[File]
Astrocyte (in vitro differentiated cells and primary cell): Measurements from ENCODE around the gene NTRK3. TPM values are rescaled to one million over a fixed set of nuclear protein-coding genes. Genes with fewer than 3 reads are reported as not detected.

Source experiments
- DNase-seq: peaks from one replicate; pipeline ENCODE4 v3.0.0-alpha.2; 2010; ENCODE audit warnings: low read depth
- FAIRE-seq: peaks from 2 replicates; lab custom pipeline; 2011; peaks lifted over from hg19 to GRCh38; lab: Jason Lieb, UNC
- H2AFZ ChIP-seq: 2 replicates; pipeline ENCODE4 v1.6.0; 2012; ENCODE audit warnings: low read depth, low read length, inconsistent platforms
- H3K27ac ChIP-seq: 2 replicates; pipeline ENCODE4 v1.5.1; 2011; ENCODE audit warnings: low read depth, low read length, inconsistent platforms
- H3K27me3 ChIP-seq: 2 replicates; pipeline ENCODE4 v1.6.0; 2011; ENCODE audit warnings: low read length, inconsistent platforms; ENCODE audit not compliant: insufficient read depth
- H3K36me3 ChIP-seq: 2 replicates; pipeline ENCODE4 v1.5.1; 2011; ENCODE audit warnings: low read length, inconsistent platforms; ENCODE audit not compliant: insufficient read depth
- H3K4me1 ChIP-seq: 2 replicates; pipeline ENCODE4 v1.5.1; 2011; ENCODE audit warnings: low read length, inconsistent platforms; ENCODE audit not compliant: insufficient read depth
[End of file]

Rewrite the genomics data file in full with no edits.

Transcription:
Astrocyte (in vitro differentiated cells and primary cell): Measurements from ENCODE around the gene NTRK3. TPM values are rescaled to one million over a fixed set of nuclear protein-coding genes. Genes with fewer than 3 reads are reported as not detected.

Source experiments
- DNase-seq: peaks from one replicate; pipeline ENCODE4 v3.0.0-alpha.2; 2010; ENCODE audit warnings: low read depth
- FAIRE-seq: peaks from 2 replicates; lab custom pipeline; 2011; peaks lifted over from hg19 to GRCh38; lab: Jason Lieb, UNC
- H2AFZ ChIP-seq: 2 replicates; pipeline ENCODE4 v1.6.0; 2012; ENCODE audit warnings: low read depth, low read length, inconsistent platforms
- H3K27ac ChIP-seq: 2 replicates; pipeline ENCODE4 v1.5.1; 2011; ENCODE audit warnings: low read depth, low read length, inconsistent platforms
- H3K27me3 ChIP-seq: 2 replicates; pipeline ENCODE4 v1.6.0; 2011; ENCODE audit warnings: low read length, inconsistent platforms; ENCODE audit not compliant: insufficient read depth
- H3K36me3 ChIP-seq: 2 replicates; pipeline ENCODE4 v1.5.1; 2011; ENCODE audit warnings: low read length, inconsistent platforms; ENCODE audit not compliant: insufficient read depth
- H3K4me1 ChIP-seq: 2 replicates; pipeline ENCODE4 v1.5.1; 2011; ENCODE audit warnings: low read length, inconsistent platforms; ENCODE audit not compliant: insufficient read depth